Meanwhile, Drake has done a masterful job crafting the October’s Very Own (OVO) brand in recent years, in large part thanks to his use of pop-ups. In 2014, he used them to not only generate revenue from merchandise but to double as publicity for his upcoming OVO Fest. That same year, he shamelessly launched a Valentine's Day “Heartbreakers Club” line of shops in partnership with Nordstrom. Subtly announced—with a hint of arrogance that they will draw crowds regardless—Drake’s OVO brand embodies the mysterious exclusivity that surrounds these shops.

Drake went on to continue this tradition into 2016, hosting pop-ups for both his album release in spring and for his late-summer tour. Future, who joined him on the highly publicized Summer Sixteen Tour, piggybacked on the idea and had shops of his own.

Fellow A-listers have taken notice of the pop-up success of Drake, Kanye and Future in 2016. With an album coming within a month, The Weeknd is trying to have similar results with his “XO” brand. A month away from his album release, pop-up shops have already been announced. Within a day of announcing next week’s shops, product is already starting to sell out.

Pop-up shops are no longer reserved for the chart-toppers. Ty Dolla $ign put one together for his mixtape this year, while YG had a pop-up “art installation” ahead of his sophomore album’s release in June, along with another last month to promote his tour.

In the streaming era, album sales are becoming more irrelevant by the week while merchandise sales take their place inside the financial pie. The growth of pop-ups figures to elevate competition for these valuable merch dollars, which in turn will push the quality of merchandise forward in search of the next viral “Pablo” line. Slapping an album cover on an American Apparel T-shirt won’t fly anymore amidst an increase in competition.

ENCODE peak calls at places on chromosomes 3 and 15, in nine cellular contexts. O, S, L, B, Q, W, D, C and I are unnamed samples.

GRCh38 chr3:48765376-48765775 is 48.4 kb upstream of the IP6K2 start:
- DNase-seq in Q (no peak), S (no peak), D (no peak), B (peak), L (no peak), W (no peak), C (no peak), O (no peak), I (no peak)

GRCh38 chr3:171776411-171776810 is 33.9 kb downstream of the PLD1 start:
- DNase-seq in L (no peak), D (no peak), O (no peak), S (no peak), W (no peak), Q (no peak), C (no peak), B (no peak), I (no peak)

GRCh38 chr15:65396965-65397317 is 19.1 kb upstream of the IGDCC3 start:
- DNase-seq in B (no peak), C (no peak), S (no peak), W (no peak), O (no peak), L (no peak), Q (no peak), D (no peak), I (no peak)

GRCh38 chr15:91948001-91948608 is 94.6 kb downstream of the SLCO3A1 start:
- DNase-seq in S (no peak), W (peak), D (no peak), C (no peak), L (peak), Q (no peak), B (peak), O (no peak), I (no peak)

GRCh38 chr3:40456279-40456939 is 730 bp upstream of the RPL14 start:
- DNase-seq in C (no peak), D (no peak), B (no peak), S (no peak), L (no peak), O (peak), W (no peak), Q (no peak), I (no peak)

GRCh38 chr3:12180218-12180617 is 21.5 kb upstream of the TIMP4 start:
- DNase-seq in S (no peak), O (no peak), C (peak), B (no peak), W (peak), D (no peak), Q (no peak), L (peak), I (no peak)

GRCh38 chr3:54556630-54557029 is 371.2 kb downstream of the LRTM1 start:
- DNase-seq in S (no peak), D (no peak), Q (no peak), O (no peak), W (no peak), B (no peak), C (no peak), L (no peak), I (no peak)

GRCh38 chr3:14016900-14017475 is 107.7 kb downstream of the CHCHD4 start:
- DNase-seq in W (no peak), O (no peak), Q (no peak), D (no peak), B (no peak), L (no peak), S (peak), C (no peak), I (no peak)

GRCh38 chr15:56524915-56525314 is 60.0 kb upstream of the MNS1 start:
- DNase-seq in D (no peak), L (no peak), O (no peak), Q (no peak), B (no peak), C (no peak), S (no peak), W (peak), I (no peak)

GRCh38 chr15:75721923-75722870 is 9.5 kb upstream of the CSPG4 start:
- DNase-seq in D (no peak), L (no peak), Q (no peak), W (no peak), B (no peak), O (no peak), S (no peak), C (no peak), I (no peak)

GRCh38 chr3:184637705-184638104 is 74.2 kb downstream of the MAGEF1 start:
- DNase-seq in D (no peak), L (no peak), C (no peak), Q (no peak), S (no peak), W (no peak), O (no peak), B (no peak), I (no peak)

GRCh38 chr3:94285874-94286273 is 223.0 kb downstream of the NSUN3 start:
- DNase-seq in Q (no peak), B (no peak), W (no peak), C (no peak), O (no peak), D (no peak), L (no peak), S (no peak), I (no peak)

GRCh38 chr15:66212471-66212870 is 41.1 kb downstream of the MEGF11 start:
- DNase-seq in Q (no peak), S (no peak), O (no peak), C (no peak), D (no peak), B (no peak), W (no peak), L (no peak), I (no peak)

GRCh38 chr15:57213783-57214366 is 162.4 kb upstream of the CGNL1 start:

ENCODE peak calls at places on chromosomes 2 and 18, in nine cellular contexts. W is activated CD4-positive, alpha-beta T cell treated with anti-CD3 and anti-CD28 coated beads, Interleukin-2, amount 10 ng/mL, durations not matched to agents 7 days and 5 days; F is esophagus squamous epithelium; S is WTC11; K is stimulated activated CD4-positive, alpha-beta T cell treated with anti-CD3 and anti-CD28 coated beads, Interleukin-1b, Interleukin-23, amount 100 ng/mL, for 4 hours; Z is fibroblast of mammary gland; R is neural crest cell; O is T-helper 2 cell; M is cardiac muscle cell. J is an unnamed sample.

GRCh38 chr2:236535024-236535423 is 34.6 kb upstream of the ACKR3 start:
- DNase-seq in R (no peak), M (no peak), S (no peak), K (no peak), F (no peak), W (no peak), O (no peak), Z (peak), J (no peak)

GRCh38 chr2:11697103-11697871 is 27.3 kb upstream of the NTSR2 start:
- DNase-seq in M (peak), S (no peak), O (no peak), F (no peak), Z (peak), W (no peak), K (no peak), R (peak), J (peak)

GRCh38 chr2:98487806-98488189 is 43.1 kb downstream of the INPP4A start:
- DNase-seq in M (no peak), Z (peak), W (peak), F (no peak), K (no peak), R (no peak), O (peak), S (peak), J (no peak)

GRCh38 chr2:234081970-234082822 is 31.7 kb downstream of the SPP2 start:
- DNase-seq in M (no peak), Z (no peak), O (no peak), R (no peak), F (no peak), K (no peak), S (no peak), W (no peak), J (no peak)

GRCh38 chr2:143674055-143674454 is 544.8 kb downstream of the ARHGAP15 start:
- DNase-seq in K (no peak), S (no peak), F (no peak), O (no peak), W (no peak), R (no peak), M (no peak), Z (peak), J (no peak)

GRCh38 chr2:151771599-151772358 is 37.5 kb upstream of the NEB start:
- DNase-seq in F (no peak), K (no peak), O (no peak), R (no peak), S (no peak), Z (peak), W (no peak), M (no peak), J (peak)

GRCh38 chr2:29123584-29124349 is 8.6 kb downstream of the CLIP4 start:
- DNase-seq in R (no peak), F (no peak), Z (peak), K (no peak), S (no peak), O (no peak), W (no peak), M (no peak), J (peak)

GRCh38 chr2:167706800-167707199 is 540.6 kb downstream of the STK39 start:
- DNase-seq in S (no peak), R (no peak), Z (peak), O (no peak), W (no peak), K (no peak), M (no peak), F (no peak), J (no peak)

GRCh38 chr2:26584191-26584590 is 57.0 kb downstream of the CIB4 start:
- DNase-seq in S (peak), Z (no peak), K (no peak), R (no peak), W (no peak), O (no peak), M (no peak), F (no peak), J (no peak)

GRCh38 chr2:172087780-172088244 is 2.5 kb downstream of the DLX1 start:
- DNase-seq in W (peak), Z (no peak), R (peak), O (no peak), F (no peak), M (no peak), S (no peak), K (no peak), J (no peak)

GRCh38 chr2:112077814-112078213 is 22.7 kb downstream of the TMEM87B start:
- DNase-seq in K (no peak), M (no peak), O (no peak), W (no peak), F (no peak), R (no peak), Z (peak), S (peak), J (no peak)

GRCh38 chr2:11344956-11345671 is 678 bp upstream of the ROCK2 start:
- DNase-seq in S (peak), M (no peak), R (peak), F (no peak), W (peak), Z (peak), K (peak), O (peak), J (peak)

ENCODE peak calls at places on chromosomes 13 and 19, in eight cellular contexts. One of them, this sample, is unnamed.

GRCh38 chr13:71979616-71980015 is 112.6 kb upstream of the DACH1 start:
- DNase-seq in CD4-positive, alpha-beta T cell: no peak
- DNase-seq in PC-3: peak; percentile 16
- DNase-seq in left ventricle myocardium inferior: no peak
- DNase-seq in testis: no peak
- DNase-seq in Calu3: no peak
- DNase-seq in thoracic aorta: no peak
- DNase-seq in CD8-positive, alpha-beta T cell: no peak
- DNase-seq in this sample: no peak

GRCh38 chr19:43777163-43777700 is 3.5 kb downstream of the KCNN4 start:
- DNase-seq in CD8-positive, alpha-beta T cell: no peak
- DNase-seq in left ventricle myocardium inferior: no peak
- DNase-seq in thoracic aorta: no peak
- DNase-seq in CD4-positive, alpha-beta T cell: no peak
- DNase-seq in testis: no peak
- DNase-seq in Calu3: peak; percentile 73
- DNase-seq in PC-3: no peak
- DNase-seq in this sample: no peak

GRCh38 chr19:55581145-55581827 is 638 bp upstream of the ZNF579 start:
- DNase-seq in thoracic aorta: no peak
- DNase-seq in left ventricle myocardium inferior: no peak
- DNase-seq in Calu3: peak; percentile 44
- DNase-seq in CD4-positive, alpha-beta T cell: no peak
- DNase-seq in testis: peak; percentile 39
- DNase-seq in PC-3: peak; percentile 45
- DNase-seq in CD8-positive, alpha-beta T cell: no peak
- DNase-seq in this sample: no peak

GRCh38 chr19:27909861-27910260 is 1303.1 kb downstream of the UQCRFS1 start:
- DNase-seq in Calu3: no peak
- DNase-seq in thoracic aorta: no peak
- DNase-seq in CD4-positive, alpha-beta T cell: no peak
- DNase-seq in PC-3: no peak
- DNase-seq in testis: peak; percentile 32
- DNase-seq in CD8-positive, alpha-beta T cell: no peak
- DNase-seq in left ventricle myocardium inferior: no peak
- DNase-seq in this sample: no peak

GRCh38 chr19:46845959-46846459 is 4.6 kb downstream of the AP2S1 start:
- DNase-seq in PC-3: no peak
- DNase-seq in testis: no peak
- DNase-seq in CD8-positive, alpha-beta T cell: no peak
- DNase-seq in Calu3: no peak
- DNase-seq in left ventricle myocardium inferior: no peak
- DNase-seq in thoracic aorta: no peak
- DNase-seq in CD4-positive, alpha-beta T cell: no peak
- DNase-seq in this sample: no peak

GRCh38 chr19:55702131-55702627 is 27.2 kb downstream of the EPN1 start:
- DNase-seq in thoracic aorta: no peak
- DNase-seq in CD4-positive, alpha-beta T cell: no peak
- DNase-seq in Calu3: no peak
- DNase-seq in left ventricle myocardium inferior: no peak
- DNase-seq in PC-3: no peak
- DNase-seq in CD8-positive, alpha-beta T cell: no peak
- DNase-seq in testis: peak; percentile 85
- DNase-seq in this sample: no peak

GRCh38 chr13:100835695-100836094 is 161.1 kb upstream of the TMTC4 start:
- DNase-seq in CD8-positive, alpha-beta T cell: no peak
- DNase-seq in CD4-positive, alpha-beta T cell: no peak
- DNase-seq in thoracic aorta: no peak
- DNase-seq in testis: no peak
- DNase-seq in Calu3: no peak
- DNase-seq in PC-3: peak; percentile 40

In time, the novelty of pop-ups will wear off and there will be a stronger focus on the actual items for sale. After all, if you weren’t impressed by Drake’s $158 owl sweatshirt, The Weeknd is bound to have something of slightly better value for sale (especially if he launches a hair product line).

Fans are looking for new ways to bring their favorite artists into their life and artists are searching for new revenue generators in a relentlessly changing industry. Pop-up shops are feeding the interests of both fans and artists and figure to become even more prevalent with the biggest releases of 2017 and beyond.


By Ryan Alfieri. Follow him on Twitter.